Microprocessors lab Manual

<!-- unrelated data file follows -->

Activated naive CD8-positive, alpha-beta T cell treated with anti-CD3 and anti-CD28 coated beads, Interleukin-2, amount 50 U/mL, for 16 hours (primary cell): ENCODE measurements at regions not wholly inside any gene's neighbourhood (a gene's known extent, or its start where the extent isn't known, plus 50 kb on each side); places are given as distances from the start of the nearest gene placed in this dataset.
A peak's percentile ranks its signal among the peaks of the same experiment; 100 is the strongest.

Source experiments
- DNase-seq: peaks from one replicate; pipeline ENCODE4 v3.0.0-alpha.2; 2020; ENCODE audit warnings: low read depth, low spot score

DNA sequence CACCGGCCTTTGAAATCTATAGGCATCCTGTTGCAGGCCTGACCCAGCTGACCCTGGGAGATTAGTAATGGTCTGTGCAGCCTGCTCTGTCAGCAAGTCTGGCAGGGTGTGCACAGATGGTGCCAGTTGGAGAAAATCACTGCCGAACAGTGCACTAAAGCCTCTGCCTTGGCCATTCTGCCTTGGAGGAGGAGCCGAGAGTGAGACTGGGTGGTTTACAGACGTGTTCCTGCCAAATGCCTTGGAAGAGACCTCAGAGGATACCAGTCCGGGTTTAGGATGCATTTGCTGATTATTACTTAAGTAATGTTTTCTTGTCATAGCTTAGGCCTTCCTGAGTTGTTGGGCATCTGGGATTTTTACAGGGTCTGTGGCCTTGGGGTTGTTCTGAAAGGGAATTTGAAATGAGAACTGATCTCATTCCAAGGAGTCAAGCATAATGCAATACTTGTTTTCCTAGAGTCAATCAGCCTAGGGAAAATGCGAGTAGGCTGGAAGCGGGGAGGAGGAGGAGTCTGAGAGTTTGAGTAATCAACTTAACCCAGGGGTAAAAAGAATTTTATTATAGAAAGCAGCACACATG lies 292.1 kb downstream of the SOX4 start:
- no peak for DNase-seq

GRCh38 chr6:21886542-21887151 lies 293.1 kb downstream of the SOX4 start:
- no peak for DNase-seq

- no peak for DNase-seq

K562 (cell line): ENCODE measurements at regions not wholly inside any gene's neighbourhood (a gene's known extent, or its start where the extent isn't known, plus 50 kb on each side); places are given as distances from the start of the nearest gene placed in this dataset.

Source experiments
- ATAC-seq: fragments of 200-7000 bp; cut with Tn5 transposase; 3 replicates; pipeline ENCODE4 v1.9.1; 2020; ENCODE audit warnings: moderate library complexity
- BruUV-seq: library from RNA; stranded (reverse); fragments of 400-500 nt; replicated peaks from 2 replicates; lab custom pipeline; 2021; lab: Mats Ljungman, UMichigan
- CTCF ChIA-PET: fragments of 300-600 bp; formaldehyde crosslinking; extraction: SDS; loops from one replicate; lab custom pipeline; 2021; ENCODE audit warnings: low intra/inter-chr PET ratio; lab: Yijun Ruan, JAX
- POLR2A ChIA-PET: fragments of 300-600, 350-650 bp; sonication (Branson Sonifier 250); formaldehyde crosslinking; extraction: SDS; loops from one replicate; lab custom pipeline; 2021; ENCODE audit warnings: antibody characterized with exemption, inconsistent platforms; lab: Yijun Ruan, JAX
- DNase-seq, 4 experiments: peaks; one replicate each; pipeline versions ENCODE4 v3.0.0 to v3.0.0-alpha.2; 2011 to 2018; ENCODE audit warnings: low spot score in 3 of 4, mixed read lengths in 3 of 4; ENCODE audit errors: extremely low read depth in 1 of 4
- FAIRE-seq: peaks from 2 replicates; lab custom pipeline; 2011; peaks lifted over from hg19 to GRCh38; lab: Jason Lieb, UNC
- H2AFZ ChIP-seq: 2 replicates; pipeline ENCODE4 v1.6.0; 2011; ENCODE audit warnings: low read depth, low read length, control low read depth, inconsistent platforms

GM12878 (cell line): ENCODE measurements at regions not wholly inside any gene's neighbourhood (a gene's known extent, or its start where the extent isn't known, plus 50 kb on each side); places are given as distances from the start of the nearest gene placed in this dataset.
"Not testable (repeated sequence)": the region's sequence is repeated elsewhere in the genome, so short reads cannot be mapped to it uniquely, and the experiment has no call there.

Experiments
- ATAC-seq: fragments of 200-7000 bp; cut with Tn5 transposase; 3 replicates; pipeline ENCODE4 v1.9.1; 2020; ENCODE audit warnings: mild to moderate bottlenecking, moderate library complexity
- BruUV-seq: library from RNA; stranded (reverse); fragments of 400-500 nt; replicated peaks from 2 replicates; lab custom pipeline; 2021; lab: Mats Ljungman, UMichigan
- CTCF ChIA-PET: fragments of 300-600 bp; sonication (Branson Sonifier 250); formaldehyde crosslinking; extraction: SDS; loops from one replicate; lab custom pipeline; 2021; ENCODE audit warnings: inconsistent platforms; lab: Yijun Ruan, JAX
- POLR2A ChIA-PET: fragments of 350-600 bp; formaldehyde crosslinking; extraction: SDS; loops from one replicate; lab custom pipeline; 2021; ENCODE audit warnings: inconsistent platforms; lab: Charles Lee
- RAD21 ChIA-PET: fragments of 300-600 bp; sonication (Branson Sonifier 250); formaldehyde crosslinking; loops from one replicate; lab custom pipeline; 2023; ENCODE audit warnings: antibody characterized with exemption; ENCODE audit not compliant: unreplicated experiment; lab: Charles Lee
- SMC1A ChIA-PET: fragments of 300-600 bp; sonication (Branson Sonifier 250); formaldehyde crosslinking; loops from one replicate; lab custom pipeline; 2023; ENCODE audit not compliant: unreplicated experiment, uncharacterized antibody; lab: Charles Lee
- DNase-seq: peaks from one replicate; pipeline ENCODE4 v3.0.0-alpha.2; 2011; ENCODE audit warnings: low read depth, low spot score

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MUFFAKHAM JAH COLLEGE OF ENGINEERING AND TECHNOLOGY (Affiliated to Osmania University) Banjara Hills, Hyderabad, Telangana State INFORMATION TECHNOLOGY DEPARTMENT MICROPROCESSORS LAB MANUAL MICROPROCESSORS LAB 1. VISION OF THE INSTITUTION To be part of universal human quest for development and progress by contributing high calibre, ethical and socially responsible engineers who meet the global challenge of building modern society in harmony with nature. 2. MISSION OF THE INSTITUTION  To attain excellence in imparting technical education from the undergraduate through doctorate levels by adopting coherent and judiciously coordinated curricular and co- curricular programs  To foster partnership with industry and government agencies through collaborative research and consultancy  To nurture and strengthen auxiliary soft skills for overall development and improved employability in a multi-cultural work space  To develop scientific temper and spirit of enquiry in order to harness the latent innovative talents  To develop constructive attitude in students towards the task of nation building and empower them to become future leaders  To nourish the entrepreneurial instincts of the students and hone their business acumen.  To involve the students and the faculty in solving local community problems through economical and sustainable solutions. INFORMATION TECHNOLOGY DEPARTMENT, MJCET I MICROPROCESSORS LAB 3. VISION OF THE DEPARTMENT Fostering a bright technological future by enabling the students to function as leaders in software industry and serve as means of transformation to empower society through ITeS. 4. MISSION OF THE DEPARTMENT To create an ambience of academic excellence through state of art infrastructure and learner-centric pedagogy leading to employability in multi-disciplinary fields. 5. PROGRAM EDUCATIONAL OBJECTIVES 1. The Program Educational Objectives of Information Technology Program are as follows: 2. Graduates will demonstrate technical competence and leadership in their chosen fields of employment by identifying, formulating, analyzing and creating efficient IT solutions. 3. Graduates will communicate effectively as individuals or team members and be successful in varied working environment. 4. Graduates will demonstrate lifelong learning through continuing education and professional development. 5. Graduates will be successful in providing viable and sustainable solutions within societal, professional, environmental and ethical context. INFORMATION TECHNOLOGY DEPARTMENT, MJCET II MICROPROCESSORS LAB 6. PROGRAM OUTCOMES PO1: Engineering knowledge: Apply the knowledge of mathematics, science, engineering fundamentals, and an engineering specialization to the solution of complex engineering problems. PO2: Problem analysis: Identify, formulate, research literature, and analyze complex engineering problems reaching substantiated conclusions using first principles of mathematics, natural sciences, and engineering sciences. PO3: Design/development of solutions: Design solutions for complex engineering problems and design system components or processes that meet the specified needs with appropriate consideration for the public health and safety, and the cultural, societal, and environmental considerations. PO4: Conduct investigations of complex problems: Use research-based knowledge and research methods including design of experiments, analysis and interpretation of data, and synthesis of the information to provide valid conclusions. PO5: Modern tool usage: Create, select, and apply appropriate techniques, resources, and modern engineering and IT tools including prediction and modeling to complex engineering activities with an understanding of the limitations. PO6: The engineer and society: Apply reasoning informed by the contextual knowledge to assess societal, health, safety, legal and cultural issues and the consequent responsibilities relevant to the professional engineering practice. PO7: Environment and sustainability: Understand the impact of the professional engineering solutions in societal and environmental contexts, and demonstrate the knowledge of, and need for sustainable development. PO8: Ethics: Apply ethical principles and commit to professional ethics and responsibilities and norms of the engineering practice. PO9: Individual and team work: Function effectively as an individual, and as a member or leader in diverse teams, and in multidisciplinary settings. PO10: Communication: Communicate effectively on complex engineering activities with the engineering community and with society at large, such as, being able to INFORMATION TECHNOLOGY DEPARTMENT, MJCET III MICROPROCESSORS LAB comprehend and write effective reports and design documentation, make effective presentations, and give and receive clear instructions. PO11: Project management and finance: Demonstrate knowledge and understanding of the engineering and management principles and apply these to one‟s own work, as a member and leader in a team, to manage projects and in multidisciplinary environments. PO 12: Life-long learning: Recognize the need for, and have the preparation and ability to engage in independent and life-long learning in the broadest context of technological change. 7. PROGRAM SPECIFIC OUTCOMES PSO1: Work as Software Engineers for providing solutions to real world problems using Structured, Object Oriented Programming languages and open source software. PSO2: Function as Systems Engineer, Software Analyst and Tester for IT and ITeS. 8. INTRODUCTION TO 8085 MICROPROCESSOR 8.1 Introduction The 8085 microprocessor was made by Intel in mid 1970s. It was binary compatible with 8080 microprocessor but required less supporting hardware thus leading to less expensive microprocessor systems. It is a general purpose microprocessor capable of addressing 64k of memory. The device has 40 pins, require a +5V power supply and can operate with 3 MHz single phase clock. It has also a separate address space for up to 256 I/O ports. The instruction set is backward compatible with its predecessor 8080 even though they are not pin-compatible. INFORMATION TECHNOLOGY DEPARTMENT, MJCET IV MICROPROCESSORS LAB 8.2 8085 Internal Architecture The 8085 has a 16 bit address bus which enables it to address 64 KB of memory, a data bus 8 bit wide and control buses that carry essential signals for various operations. It also has a built in register array which are usually labelled A(Accumulator), B, C, D, E, H, and L. Further special-purpose registers are the 16-bit Program Counter (PC), Stack Pointer (SP), and 8-bit flag register F. The microprocessor has three maskable interrupts (RST 7.5, RST 6.5 and RST 5.5), one Non-Maskable interrupt (TRAP), and one externally serviced interrupt (INTR). The RST n.5 interrupts refer to actual pins on the processor a feature which permitted simple systems to avoid the cost of a separate interrupt controller chip. Control Unit It generates signals within microprocessor to carry out the instruction, which has been decoded. In reality causes certain connections between blocks of the processor be opened or closed, so that data goes where it is required, and so that ALU operations occur. INFORMATION TECHNOLOGY DEPARTMENT, MJCET V MICROPROCESSORS LAB Arithmetic Logic Unit The ALU performs the actual numerical and logic operation such as „add‟, „subtract‟, „AND‟, „OR‟, etc. Uses data from memory and from Accumulator to perform arithmetic and always stores the result of operation in the Accumulator. Registers The 8085 microprocessor includes six registers, one accumulator, and one flag register, as shown in Fig 1. In addition, it has two 16-bit registers: the stack pointer and the program counter. The 8085 has six general-purpose registers to store 8-bit data; these are identified as B, C, D, E, H, and L as shown in Fig 1. They can be combined as register pairs - BC, DE, and HL - to perform some 16-bit operations. The programmer can use these registers to store or copy data into the registers by using data copy instructions. Accumulator The accumulator is an 8-bit register that is a part of arithmetic/logic unit (ALU). This register is used to store 8-bit data and to perform arithmetic and logical operations. The result of an operation is stored in the accumulator. The accumulator is also identified as register A. Flag Registers The ALU includes five flip-flops, which are set or reset after an operation according to data conditions of the result in the accumulator and other registers. They are called Zero(Z), Carry (CY), Sign (S), Parity (P), and Auxiliary Carry (AC) flags. The most commonly used flags are Zero, Carry, and Sign. The microprocessor uses these flags to test data conditions. Program Counter (PC) This 16-bit register deals with sequencing the execution of instructions. This register is a memory pointer. Memory locations have 16-bit addresses, and that is why this is a 16-bit register. The microprocessor uses this register to sequence the execution of INFORMATION TECHNOLOGY DEPARTMENT, MJCET VI MICROPROCESSORS LAB the instructions. The function of the program counter is to point to the memory address from which the next byte is to be fetched. When a byte (machine code) is being fetched, the program counter is incremented by one to point to the next memory location. Stack Pointer (SP) The stack pointer is also a 16-bit register used as a memory pointer. It points to a memory location in R/W memory, called the stack. The beginning of the stack is defined by loading 16-bit address in the stack pointer. Instruction Register / Decoder This is a temporary storage for the current instruction of a program. Latest instruction is sent to here from memory prior to execution. Decoder then takes instruction and „decodes‟ or interprets the instruction. Decoded instruction is then passed to next stage. Memory Address Register (MAR) It holds addresses received from PC for eg: of next program instruction. MAR feeds the address bus with address of the location of the program under execution. Control Generator It generates signals within microprocessor to carry out the instruction which has been decoded. In reality it causes certain connections between blocks of the processor to be opened or closed, so that data goes where it is required, and so that ALU operations occur. Register Selector This block controls the use of the register stack. Just a logic circuit which switches between different registers in the set will receive instructions from Control Unit. 8085 System Bus The microprocessor performs four operations primarily. INFORMATION TECHNOLOGY DEPARTMENT, MJCET VII MICROPROCESSORS LAB • Memory Read • Memory Write • I/O Read • I/O Write All these operations are part of the communication processes between microprocessor and peripheral devices. The 8085 performs these operations using three sets of communication lines called buses - the address bus, the data bus and the control bus. Address Bus The address bus is a group of 16 lines. The address bus is unidirectional: bits flow only in one direction – from the 8085 to the peripheral devices. The microprocessor uses the address bus to perform the first function: identifying a peripheral or memory location. Each peripheral or memory location is identified by a 16 bit address. The 8085 with its 16 lines is capable of addressing 64 K memory locations. Data Bus The data bus is a group of eight lines used for dataflow. They are bidirectional: data flows in both direction between the 8085 and memory and peripheral devices. The 8 lines enable the microprocessor to manipulate 8-bit data ranging from 00 to FF. Control Bus The control bus consists of various single lines that carry synchronization signals. These are not groups of lines like address of data bus but individual lines that provide a pulse to indicate an operation. The 8085 generates specific control signal for each operation it performs. These signals are used to identify a device type which the processor intends to communicate. INFORMATION TECHNOLOGY DEPARTMENT, MJCET VIII MICROPROCESSORS LAB 8.3 8085 Pin Diagram 8085 Pin Description Properties ƒ Single + 5V Supply ƒ 4 Vectored Interrupts (One is Non Maskable) ƒ Serial In/Serial Out Port ƒ Decimal, Binary, and Double Precision Arithmetic ƒ Direct Addressing Capability to 64K bytes of memory INFORMATION TECHNOLOGY DEPARTMENT, MJCET IX MICROPROCESSORS LAB A8-A15 (Output 3 states) Address Bus carries the most significant 8 bits of the memory address or the 8 bits of the I/0 address; 3 stated during Hold and Halt modes. AD0 - AD 7 (Input/Output 3state) Multiplexed Address/Data Bus carries Lower 8 bits of the memory address (or I/O address) appear on the bus during the first clock cycle of a machine state. It then becomes the data bus during the second and third clock cycles. 3 stated during Hold and Halt modes. ALE (Output) Address Latch Enable occurs during the first clock cycle of a machine state and enables the address to get latched into the on chip latch of peripherals. The falling edge of ALE is set to guarantee setup and hold times for the address information. ALE can also be used to strobe the status information. ALE is never 3 stated. SO, S1 (Output) Data Bus Status: Encoded status of the bus cycle S1 S0 0 0 HALT 0 1 WRITE 1 0 READ 1 1 FETCH RD (Output 3state) READ indicates the selected memory or 1/0 device is to be read and that the Data Bus is available for the data transfer. WR (Output 3state) WRITE indicates the data on the Data Bus is to be written into the selected memory INFORMATION TECHNOLOGY DEPARTMENT, MJCET X MICROPROCESSORS LAB or 1/0 location. Data is set up at the trailing edge of WR. 3 stated during Hold and Halt modes. READY (Input) If Ready is high during a read or write cycle, it indicates that the memory or peripheral is ready to send or receive data. If Ready is low, the CPU will wait for Ready to go high before completing the read or write cycle. HOLD (Input) HOLD indicates that another Master is requesting the use of the address and data buses. The CPU, upon receiving the Hold request, will relinquish the use of buses as soon as the completion of the current machine cycle. Internal processing can continue. The processor can regain the buses only after the Hold is removed. When the Hold is acknowledged, the Address, Data, RD, WR, and IO/M lines are 3stated. HLDA (Output) HOLD ACKNOWLEDGE indicates that the CPU has received the Hold request and that it will relinquish the buses in the next clock cycle. HLDA goes low after the Hold request is removed. The CPU takes the buses one half clock cycle after HLDA goes low. INTR (Input) INTERRUPT REQUEST is used as a general purpose interrupt. It is sampled only using the next to the last clock cycle of the instruction. If it is active, the Program Counter (PC) will be inhibited from incrementing and an INTA will be issued. During this cycle a RESTART or CALL instruction can be inserted to jump to the interrupt service routine. The INTR is enabled and disabled by software. It is disabled by Reset and immediately after an interrupt is accepted. INTA (Output) INTERRUPT ACKNOWLEDGE is used instead of (and has the same timing as) RD during the Instruction cycle after an INTR is accepted. It can be used to activate the 8259 INFORMATION TECHNOLOGY DEPARTMENT, MJCET XI MICROPROCESSORS LAB Interrupt chip or some other interrupt port. RST 5.5/ RST 6.5/ RST 7.5 RESTART INTERRUPTS have the same timing as I NTR except they cause an internal RESTART to be automatically inserted. RST 7.5  Highest Priority RST 6.5 RST 5.5  Lowest Priority The priority of these interrupts is ordered as shown above. These interrupts have a higher priority than the INTR. TRAP (Input) Trap interrupt is a non-maskable restart interrupt. It is recognized at the same time as INTR. It is unaffected by any mask or Interrupt Enable. It has the highest priority of any interrupt. RESET IN (Input) Reset sets the Program Counter to zero and resets the Interrupt Enable and HLDA flipflops. None of the other flags or registers (except the instruction register) are affected The CPU is held in the reset condition as long as Reset is applied. RESET OUT (Output) It indicates that CPU is been reset. It used as a system RESET. The signal is synchronized to the processor clock. X1, X2 (Input) Crystal or R/C network connections to set the internal clock generator X1 can also be an external clock input instead of a crystal. The input frequency is divided by 2 to give the internal operating frequency. INFORMATION TECHNOLOGY DEPARTMENT, MJCET XII MICROPROCESSORS LAB CLK (Output) Clock Output is used as a system clock when a crystal or R/ C network is used as an input to the CPU. The period of CLK is twice the X1, X2 input period. IO/M (Output) IO/M indicates whether the Read/Write is to memory or l/O. It is tristated during Hold and Halt modes. SID (Input) Serial input data line:The data on this line is loaded into accumulator bit 7 whenever a RIM instruction is executed. SOD (output) Serial output data line: The output SOD is set or reset as specified by the SIM instruction. Vcc +5V supply. Vss Ground Reference 8.4 8085 Addressing modes They are mainly classified into four:  Immediate addressing.  Register addressing.  Direct addressing.  Indirect addressing. INFORMATION TECHNOLOGY DEPARTMENT, MJCET XIII MICROPROCESSORS LAB Immediate addressing Data is present in the instruction. Load the immediate data to the destination provided. Example: MVI R, data Register addressing Data is provided through the registers. Example: MOV Rd, Rs Direct addressing It is used to accept data from outside devices to store in the accumulator or send the data stored in the accumulator to the outside device. Accept the data from the port 00H and store them into the accumulator or Send the data from the accumulator to the port 01H. Example: IN 00H or OUT 01H Indirect Addressing In this mode the Effective Address is calculated by the processor and the contents of the address (and the one following) are used to form a second address. The second address is where the data is stored. Note that this requires several memory accesses; two accesses to retrieve the 16-bit address and a further access (or accesses) to retrieve the data which is to be loaded into the register. 8.5. 8085 Microprocessor Trainer Kit 8.5.1 Introduction From the 4 bit microprocessor brought out by Intel in 1971,advancement in technology have been made and now 8 bit ,16 bit , 32 bit and 64 bit microprocessors are available and 64 bit and 32 bit microprocessors are dominating the market. From the age of vacuum tubes and transistors, we are now in the age of microprocessors. Due to its adoptability and intelligence, they are used extensively. The trainer kit is a low cost 8085 based training tool developed specifically for learning the operation of today's microprocessor based systems. INFORMATION TECHNOLOGY DEPARTMENT, MJCET XIV MICROPROCESSORS LAB 8.5.2 Specifications of MPS 85-3: INFORMATION TECHNOLOGY DEPARTMENT, MJCET XV MICROPROCESSORS LAB INFORMATION TECHNOLOGY DEPARTMENT, MJCET XVI MICROPROCESSORS LAB 8.6. 8085 Instruction Set Summary Mnemonic Description Clock Cycles MOV r1 r2 Move register to register 4 MOV M r Move register to memory 7 MOV r M Move memory to register 7 MVI r Move immediate register 7 MVI M Move immediate memory 10 LXI B Load immediate register Pair B & C 10 LXI D Load immediate register Pair D & E 10 LXI H Load immediate register Pair H & L 10 LXI SP Load immediate stack pointer 10 STAX B Store A indirect 7 STAX D Store A indirect 7 LDAX B Load A indirect 7 LDAX D Load A indirect 7 STA Store A direct 13 LDA Load A direct 13 SHLD Store H & L direct 16 LHLD Load H & L direct 16 XCHG Exchange D & E H & L registers 4 PUSH B Push register Pair B & C on stack 12 PUSH D Push register Pair D & E on stack 12 PUSH H Push register Pair H & L on stack 12 PUSH PSW Push A and Flags on stack 12 INFORMATION TECHNOLOGY DEPARTMENT, MJCET XVII MICROPROCESSORS LAB POP B Pop register Pair B & C off stack 10 POP D Pop register Pair D & E off stack 10 POP H Pop register Pair H & L off stack 10 POP PSW Pop A and Flags off stack 10 XTHL Exchange top of stack H & L 16 SPHL H & L to stack pointer 6 JUMP JMP Jump unconditional 10 JC Jump on carry 7/10 JNC Jump on no carry 7/10 JZ Jump on zero 7/10 JNZ Jump on no zero 7/10 JP Jump on positive 7/10 JM Jump on minus 7/10 JPE Jump on parity even 7/10 JPO Jump on parity odd 7/10 PCHL H & L to program counter 6 CALL CALL Call unconditional 18 CC Call on carry 9/18 CNC Call on no carry 9/18 CZ Call on zero 9/18 CNZ Call on no zero 9/18 CP Call on positive 9/18 INFORMATION TECHNOLOGY DEPARTMENT, MJCET XVIII MICROPROCESSORS LAB CM Call on minus 9/18 CPE Call on parity even 9/18 CPO Call on parity odd 9/18 RET Return 10 RC Return on carry 6/12 RNC Return on no carry 6/12 RZ Return on zero 6/12 RNZ Return on no zero 6/12 RP Return on positive 6/12 RM Return on minus 6/12 RPE Return on parity even 6/12 RPO Return on parity odd 6/12 RST Restart 12 IN Input 10 OUT Output 10 INR r Increment register 4 DCR r Decrement register 4 INR M Increment memory 10 DCR M Decrement memory 10 INX B Increment B & C registers 6 INX D Increment D & E registers 6 INX H Increment H & L registers 6 NX SP Increment stack pointer 6 INFORMATION TECHNOLOGY DEPARTMENT, MJCET XIX